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Discussion Starter · #1 ·
I have a 98 ford escort se, 2.0 sohc with about 148,000 miles on it. recently, the car overheated, so i checked the fuses. the 40 amp fuse was blown, so i replaced it, thinking that fixed the problem. the fuse blew again after a couple of days, so i took the fan motor out and jumped it to the battery. it kicked on and ran fine.
However, the fan will not run unless you turn the a/c on. then it will run fine and keep the car running at a normal temp for a few days, and then the fuse will blow. I am not sure what the problem is here, it may be a combination of things, but i am determined to fix this without taking it in. The CCRM is about a year old, and the a/c has no problems. I think it is either: a short in the high-speed switch/wiring; an old motor that is pulling too many amps; and/or a bad coolant temp sensor. Maybe it's all three. Sorry for the long post, but I am at my wit's end with this thing!
 

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a bad sensor shouldn't cause the fuse to keep blowing, as the sensor isn't even in the power loop for the fan.

check for sticking relays in the CCRM, and then check BOTH sides of the cooling fan for a short.

According to the wiring diagram in My haynes manual, there are two sets of windings in the fan motor (fan has a three pin plug, yes?) the black lead to the fan will be the chassis ground, and green/yellow lead and the yellow lead are controlled by two separate relays in the CCRM. (LFC & HFC::lowspeed fan control/highspeed fan control)

check the ground connection for the fan, VISUALLY, to make sure that all connections are tight and clean. Also check inside the connector for corrosion (you DO apply an anti-corosive lubricant to the connectors, don't you?)

Also check the ground lead at the CCRM (black or black/yellow).

loose ground connections will cause high current draws.

when you tested the fan with battery, did you use an ammeter or a fuse in the test circuit? A shorted winding may allow the fan to operate, but draw excessive current.

Disconnect the coolant temp sensor, turn the key to run, and see if the fan kicks in. (the one on the RIGHT/rearmost,normally, when viewed from the driver side of the car) Also, make sure that there is a GOOD ground (ie, 0 ohms resistance) between the metal case of the sending unit and chassis/engine ground.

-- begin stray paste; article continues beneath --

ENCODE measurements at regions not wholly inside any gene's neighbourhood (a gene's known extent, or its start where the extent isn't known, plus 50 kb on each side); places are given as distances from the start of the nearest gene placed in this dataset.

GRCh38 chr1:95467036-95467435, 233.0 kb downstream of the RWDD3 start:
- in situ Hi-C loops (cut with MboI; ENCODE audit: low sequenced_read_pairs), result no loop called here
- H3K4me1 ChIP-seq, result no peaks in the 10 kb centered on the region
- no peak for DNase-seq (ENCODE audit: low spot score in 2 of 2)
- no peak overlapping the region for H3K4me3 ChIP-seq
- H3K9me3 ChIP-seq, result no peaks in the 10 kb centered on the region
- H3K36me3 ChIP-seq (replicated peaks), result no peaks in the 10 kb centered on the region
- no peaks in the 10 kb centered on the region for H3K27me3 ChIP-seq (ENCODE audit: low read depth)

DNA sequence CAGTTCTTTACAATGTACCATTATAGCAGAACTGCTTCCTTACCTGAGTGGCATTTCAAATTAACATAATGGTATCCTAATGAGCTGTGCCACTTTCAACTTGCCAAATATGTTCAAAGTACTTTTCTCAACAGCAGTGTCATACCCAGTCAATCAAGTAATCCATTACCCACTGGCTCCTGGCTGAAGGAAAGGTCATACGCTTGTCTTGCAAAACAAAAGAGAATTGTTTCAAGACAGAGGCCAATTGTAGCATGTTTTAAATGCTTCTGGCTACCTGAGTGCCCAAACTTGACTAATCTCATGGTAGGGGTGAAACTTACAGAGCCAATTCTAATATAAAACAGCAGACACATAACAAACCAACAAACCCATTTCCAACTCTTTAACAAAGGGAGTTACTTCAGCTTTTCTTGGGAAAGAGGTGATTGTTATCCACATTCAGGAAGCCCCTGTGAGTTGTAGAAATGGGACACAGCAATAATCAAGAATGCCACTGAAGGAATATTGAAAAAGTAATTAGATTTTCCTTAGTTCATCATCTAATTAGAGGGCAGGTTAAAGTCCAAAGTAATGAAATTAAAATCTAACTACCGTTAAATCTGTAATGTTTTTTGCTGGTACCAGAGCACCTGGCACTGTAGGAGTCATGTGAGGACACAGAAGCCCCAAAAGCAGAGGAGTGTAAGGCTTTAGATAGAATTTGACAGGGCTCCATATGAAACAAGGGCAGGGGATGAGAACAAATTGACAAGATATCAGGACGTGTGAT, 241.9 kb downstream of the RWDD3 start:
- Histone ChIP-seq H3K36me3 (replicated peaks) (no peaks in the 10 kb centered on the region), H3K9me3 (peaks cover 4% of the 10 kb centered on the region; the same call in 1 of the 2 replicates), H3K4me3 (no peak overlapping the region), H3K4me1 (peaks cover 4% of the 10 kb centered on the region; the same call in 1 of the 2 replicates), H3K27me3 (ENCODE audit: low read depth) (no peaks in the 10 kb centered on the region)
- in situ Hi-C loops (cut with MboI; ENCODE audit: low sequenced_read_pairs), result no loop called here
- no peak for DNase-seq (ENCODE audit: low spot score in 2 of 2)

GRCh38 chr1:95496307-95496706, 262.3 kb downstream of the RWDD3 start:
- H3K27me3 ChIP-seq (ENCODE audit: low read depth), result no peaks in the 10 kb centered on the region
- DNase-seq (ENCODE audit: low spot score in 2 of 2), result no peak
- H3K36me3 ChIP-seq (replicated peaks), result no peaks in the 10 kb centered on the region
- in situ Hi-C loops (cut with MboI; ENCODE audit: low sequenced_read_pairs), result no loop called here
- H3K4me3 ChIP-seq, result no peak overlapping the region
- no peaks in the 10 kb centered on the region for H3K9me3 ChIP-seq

as a second order diagnostic: do you have a second CCRM that you can swap in? A sticking relay in there MIGHT cause both side of the two speed fan control circuit to be hot at the same time, which could also lead to excessive current draw.

As a third order diagnostic: two test lights, connected to the CCRM between the green/yellow wire and ground, and the yellow wire and ground, respectively, will tell you if the CCRM is trying to turn the fan on. (green/yellow for lowspeed, and yellow for highspeed) If a light turns on, but the fan doesn't. Check the fan again. Both windings.

From the circuit diagrams and your description, three things are suspect:

Engine Coolant Temperature sensor
CCRM (possible sticking relay or failed solid state relay)
Cooling Fan (possible hot-short winding)

A multimeter, a couple of test lights, and a heavy duty ammeter (or a handful of fuses) are all you should really need to do these diagnostics.

With the fan not running unless the AC is on, I'd suspect either the ECT or CCRM, but a faulty winding in the fan MUST be ruled out as well. And, of course, check all accessible wiring for damage that might cause an intermittent short.
 

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Discussion Starter · #5 ·
okay great, thanks for all that. I'm not as good with electrical as with other things, but i will check it. Do you know where the ground wire for the fan is grounded to? it all runs into some plastic conduit, so i can't really chase the wire.
 
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